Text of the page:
COVID-19 vaccine-associated myocarditis milder, confirms Cardiac MRI based study
Canada: Cardiac MRI shows the presence of a similar pattern of myocardial injury in myocarditis associated with the COVID-19 vaccine compared to myocarditis caused by other factors, says a recent study in the journal Radiology. Abnormalities although were found to be less severe, with no adverse events, and less frequent septal involvement over short-term follow-up. Myocarditis is...
Canada: Cardiac MRI shows the presence of a similar pattern of myocardial injury in myocarditis associated with the COVID-19 vaccine compared to myocarditis caused by other factors, says a recent study in the journal Radiology. Abnormalities although were found to be less severe, with no adverse events, and less frequent septal involvement over short-term follow-up.
Myocarditis is a non-ischemic inflammatory disease of the heart muscle (myocardium), with diverse causes, clinical patterns, and outcomes. Myocarditis after immunization is a rare occurrence that recently has received increased attention recently due to reports of myocardial injury in a minority of patients who received messenger RNA (mRNA) based COVID-19 vaccines. However, there is not much data on the pattern and severity of myocardial injury in patients with COVID-19 vaccination-associated myocarditis.
Against the above background, Matteo Fronza, Department of Medical Imaging, Women's College Hospital, University of Toronto, Toronto, and colleagues aimed to describe myocardial injury following COVID-19 vaccination compared these findings to other causes of myocarditis in a retrospective cohort study.
The study included consecutive adult patients with myocarditis with at least one T1-based and at least one T2-based abnormality on cardiac MRI performed at a tertiary referral hospital between 2019-2021. Patients were categorized into three groups: myocarditis following COVID-19 vaccination, myocarditis following COVID-19 illness, and other myocarditis not associated with COVID-19 vaccination or illness.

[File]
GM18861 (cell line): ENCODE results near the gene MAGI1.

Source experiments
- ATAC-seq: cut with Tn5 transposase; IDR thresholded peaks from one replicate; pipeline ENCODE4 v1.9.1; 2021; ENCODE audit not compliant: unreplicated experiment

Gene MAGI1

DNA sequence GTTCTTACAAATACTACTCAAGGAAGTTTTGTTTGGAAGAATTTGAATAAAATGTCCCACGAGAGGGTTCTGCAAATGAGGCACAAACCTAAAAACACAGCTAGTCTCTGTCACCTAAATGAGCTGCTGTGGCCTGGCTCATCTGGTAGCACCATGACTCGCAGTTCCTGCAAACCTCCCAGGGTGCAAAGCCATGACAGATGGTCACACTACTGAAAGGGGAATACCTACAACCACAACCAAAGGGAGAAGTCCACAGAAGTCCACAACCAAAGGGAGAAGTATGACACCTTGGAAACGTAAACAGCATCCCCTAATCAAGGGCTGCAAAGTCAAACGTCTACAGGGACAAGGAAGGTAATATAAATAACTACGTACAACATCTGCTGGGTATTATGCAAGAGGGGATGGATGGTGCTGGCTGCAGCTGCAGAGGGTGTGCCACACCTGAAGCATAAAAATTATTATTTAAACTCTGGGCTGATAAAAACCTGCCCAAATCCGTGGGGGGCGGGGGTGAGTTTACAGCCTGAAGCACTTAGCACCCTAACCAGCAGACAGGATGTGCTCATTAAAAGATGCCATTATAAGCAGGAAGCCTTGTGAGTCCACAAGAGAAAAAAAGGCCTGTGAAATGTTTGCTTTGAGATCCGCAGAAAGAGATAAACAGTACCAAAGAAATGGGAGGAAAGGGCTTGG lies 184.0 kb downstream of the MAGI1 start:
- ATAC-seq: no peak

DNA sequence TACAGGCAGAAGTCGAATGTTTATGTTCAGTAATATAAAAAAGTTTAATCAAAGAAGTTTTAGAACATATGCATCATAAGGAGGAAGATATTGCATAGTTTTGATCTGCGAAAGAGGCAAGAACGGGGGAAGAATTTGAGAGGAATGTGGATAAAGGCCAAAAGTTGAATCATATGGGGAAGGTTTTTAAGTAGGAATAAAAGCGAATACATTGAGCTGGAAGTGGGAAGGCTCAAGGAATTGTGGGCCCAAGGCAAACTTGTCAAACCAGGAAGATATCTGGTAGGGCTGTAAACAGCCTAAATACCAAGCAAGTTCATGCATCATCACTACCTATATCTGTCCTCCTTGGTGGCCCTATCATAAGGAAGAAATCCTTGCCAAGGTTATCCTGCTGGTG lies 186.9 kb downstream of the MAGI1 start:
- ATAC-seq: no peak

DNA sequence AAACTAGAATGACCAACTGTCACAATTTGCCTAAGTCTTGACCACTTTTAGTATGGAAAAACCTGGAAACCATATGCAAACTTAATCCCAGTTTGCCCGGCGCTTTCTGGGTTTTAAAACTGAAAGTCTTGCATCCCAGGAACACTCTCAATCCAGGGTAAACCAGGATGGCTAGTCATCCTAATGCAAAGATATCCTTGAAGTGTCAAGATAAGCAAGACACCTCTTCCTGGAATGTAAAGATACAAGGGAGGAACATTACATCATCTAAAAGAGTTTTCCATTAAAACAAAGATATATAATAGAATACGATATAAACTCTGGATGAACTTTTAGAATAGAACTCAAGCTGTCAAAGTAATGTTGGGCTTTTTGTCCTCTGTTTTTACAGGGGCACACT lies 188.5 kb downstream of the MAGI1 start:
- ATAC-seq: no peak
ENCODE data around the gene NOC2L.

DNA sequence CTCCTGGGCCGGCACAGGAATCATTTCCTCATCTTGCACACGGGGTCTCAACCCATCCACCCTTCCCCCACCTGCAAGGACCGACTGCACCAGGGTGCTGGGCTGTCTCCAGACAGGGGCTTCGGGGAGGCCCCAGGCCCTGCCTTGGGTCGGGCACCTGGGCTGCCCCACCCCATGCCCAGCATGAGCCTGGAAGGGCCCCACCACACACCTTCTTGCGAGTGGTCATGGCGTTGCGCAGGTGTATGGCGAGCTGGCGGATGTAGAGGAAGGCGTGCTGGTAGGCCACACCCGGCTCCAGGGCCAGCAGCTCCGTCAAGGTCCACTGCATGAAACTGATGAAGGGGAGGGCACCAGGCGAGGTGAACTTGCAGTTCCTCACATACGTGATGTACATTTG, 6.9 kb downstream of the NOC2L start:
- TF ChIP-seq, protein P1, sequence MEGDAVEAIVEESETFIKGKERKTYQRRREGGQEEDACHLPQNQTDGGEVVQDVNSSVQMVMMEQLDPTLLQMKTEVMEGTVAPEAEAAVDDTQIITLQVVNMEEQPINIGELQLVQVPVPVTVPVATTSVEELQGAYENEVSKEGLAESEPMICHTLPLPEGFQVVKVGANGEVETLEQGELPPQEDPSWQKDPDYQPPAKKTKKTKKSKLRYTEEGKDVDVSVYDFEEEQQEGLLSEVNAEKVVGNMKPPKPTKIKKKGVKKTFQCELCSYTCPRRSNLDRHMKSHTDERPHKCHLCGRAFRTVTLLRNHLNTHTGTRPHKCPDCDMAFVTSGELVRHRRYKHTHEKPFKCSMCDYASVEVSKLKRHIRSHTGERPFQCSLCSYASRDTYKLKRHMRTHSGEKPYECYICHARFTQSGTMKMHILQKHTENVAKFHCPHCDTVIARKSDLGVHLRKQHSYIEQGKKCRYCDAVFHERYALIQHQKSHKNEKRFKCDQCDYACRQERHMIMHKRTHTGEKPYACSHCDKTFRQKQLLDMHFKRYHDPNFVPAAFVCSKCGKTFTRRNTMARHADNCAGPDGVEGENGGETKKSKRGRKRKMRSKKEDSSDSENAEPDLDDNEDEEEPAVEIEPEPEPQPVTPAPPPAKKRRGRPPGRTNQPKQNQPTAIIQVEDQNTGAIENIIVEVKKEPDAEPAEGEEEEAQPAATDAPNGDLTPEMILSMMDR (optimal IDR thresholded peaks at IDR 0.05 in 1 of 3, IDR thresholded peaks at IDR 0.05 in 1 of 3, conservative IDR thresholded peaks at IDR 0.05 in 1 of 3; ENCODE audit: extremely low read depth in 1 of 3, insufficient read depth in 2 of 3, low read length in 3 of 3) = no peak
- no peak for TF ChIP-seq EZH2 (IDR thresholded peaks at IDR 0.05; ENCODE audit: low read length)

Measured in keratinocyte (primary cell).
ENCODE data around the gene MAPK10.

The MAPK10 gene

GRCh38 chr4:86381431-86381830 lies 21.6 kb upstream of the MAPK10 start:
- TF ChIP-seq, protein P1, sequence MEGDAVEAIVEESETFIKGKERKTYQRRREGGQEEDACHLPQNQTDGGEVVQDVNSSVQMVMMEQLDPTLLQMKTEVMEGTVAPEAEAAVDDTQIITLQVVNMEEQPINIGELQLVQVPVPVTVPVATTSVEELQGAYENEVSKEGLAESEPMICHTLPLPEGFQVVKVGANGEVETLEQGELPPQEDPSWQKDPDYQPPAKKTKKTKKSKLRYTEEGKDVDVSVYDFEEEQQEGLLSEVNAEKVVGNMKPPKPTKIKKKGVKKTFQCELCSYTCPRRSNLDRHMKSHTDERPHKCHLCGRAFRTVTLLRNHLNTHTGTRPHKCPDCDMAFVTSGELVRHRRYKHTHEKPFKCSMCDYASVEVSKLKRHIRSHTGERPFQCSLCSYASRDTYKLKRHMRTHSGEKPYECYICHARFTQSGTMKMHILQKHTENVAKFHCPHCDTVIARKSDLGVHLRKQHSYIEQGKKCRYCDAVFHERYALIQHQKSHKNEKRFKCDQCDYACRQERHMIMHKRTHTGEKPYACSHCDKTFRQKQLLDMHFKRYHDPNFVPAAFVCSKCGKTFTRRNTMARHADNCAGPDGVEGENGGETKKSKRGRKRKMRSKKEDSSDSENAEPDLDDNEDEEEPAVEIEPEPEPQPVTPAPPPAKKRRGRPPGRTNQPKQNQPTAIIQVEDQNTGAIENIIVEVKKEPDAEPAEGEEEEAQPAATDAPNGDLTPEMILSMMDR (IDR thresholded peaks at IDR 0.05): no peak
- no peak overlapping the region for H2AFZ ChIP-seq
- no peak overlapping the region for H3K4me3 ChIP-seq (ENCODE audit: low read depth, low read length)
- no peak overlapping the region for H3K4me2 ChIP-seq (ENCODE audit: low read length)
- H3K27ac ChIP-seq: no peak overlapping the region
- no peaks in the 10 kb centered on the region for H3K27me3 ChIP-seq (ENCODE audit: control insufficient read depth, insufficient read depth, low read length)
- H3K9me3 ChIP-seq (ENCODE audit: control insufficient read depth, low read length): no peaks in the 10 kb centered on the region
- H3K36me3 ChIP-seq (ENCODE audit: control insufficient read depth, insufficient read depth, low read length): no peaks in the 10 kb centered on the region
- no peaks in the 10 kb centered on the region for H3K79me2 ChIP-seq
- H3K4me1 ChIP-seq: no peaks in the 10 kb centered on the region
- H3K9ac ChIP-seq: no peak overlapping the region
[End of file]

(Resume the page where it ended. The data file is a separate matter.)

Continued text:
The study yielded the following findings:
· Of the 92 included patients, 21 (22%) had myocarditis following COVID-19 vaccination (mean age 31 years ±14; 17 men; mRNA-1273 in 12 [57%] and BNT162b2 in 9 [43%]).
· Ten patients (11%) had myocarditis following COVID-19 illness (mean age 51 years ±14; 3 men), and 61 (66%) had other myocarditis (mean age 44 years ±18; 36 men).
· MRI findings in vaccine-associated myocarditis included late gadolinium enhancement (LGE) in 17 (81%) and left ventricular dysfunction in 6 (29%).
· Compared with other causes of myocarditis, patients with vaccine-associated myocarditis had higher left ventricular ejection fraction and less extensive LGE, even after controlling for age, sex, and duration between symptom onset and MRI.
· The most frequent location of LGE in all groups was subepicardial at the basal inferolateral wall, although septal involvement was less common in vaccine-associated myocarditis.
· At short-term follow-up (median 22 days), all patients with vaccine-associated myocarditis were asymptomatic with no adverse events.
To conclude, the study demonstrates that the pattern of MRI abnormalities in vaccine-associated myocarditis is similar to other causes although patient demographics differ and MRI findings tend to be less severe.
The study titled, Myocardial Injury Pattern at MRI in COVID-19 Vaccine–associated Myocarditis," was published in the journal Radiology.
Medha Baranwal joined Medical Dialogues as an Editor in 2018 for Speciality Medical Dialogues. She covers several medical specialties including Cardiac Sciences, Dentistry, Diabetes and Endo, Diagnostics, ENT, Gastroenterology, Neurosciences, and Radiology. She has completed her Bachelors in Biomedical Sciences from DU and then pursued Masters in Biotechnology from Amity University. She has a working experience of 5 years in the field of medical research writing, scientific writing, content writing, and content management. She can be contacted at email@example.com. Contact no. 011-43720751